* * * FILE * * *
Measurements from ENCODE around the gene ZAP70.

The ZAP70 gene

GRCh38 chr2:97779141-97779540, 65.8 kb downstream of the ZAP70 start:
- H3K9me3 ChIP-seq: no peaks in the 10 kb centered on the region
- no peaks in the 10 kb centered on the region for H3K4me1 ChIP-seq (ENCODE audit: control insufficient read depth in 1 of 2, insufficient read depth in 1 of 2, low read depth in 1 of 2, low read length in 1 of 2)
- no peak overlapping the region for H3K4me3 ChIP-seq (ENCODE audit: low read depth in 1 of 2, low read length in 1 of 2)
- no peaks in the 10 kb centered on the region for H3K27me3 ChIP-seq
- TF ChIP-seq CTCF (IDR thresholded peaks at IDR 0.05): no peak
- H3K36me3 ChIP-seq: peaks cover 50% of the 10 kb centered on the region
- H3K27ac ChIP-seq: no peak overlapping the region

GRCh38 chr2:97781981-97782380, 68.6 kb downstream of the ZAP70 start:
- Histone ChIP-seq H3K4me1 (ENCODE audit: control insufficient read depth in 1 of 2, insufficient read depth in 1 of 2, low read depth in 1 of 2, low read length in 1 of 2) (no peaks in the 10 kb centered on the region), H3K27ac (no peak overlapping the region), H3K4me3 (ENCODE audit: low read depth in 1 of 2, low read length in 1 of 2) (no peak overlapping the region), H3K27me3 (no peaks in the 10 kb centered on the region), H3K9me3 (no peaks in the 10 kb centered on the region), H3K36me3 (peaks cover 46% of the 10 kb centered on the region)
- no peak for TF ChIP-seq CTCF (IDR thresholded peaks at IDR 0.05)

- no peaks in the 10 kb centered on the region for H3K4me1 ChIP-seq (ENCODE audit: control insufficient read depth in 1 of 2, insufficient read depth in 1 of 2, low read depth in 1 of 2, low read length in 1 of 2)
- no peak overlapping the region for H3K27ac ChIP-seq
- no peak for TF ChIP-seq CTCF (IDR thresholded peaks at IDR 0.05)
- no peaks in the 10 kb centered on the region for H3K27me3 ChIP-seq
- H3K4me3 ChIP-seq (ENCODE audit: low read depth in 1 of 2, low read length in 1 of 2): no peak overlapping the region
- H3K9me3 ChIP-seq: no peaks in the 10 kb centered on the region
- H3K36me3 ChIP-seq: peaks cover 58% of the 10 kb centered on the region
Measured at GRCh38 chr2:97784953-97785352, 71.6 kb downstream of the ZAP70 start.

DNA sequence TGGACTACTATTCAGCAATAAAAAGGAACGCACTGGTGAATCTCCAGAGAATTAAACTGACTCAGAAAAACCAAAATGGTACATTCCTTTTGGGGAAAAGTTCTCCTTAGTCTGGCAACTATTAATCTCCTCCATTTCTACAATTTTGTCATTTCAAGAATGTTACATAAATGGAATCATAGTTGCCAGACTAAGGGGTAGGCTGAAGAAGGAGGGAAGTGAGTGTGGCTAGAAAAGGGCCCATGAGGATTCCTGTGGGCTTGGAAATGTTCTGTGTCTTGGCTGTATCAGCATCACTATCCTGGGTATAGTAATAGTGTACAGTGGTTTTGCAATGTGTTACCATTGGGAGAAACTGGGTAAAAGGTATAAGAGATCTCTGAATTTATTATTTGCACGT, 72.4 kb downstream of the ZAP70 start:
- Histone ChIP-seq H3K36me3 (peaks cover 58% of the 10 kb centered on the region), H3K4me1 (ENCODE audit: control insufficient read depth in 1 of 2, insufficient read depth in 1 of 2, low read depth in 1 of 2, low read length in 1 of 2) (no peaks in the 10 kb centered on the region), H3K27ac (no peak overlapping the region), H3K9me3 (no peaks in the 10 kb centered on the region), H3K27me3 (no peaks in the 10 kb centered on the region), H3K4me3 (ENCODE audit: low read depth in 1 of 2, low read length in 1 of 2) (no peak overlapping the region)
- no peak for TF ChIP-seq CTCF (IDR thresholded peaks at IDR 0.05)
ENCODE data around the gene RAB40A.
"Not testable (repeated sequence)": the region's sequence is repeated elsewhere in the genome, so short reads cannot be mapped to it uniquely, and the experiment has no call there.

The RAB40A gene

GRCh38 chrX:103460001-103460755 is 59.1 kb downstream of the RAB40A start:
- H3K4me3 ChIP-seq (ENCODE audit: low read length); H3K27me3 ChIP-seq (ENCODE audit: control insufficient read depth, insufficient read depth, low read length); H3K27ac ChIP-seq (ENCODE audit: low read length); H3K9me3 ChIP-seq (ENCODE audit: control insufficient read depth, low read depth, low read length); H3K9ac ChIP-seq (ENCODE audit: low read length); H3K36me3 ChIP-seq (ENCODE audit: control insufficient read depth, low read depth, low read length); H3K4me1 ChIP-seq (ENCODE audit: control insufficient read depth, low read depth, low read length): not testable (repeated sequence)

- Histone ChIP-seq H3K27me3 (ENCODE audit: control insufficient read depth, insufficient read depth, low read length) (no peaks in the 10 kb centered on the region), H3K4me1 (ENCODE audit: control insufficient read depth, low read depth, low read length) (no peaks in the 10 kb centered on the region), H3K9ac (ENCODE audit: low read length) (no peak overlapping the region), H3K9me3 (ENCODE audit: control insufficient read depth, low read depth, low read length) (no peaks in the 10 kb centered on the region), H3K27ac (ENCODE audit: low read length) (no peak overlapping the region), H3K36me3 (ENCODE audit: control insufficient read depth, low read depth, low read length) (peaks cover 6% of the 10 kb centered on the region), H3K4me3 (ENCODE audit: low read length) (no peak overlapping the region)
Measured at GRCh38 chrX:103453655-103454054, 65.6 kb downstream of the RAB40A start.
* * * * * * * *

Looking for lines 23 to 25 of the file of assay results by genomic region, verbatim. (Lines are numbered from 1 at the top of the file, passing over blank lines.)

- Histone ChIP-seq H3K36me3 (peaks cover 58% of the 10 kb centered on the region), H3K4me1 (ENCODE audit: control insufficient read depth in 1 of 2, insufficient read depth in 1 of 2, low read depth in 1 of 2, low read length in 1 of 2) (no peaks in the 10 kb centered on the region), H3K27ac (no peak overlapping the region), H3K9me3 (no peaks in the 10 kb centered on the region), H3K27me3 (no peaks in the 10 kb centered on the region), H3K4me3 (ENCODE audit: low read depth in 1 of 2, low read length in 1 of 2) (no peak overlapping the region)
- no peak for TF ChIP-seq CTCF (IDR thresholded peaks at IDR 0.05)
ENCODE data around the gene RAB40A.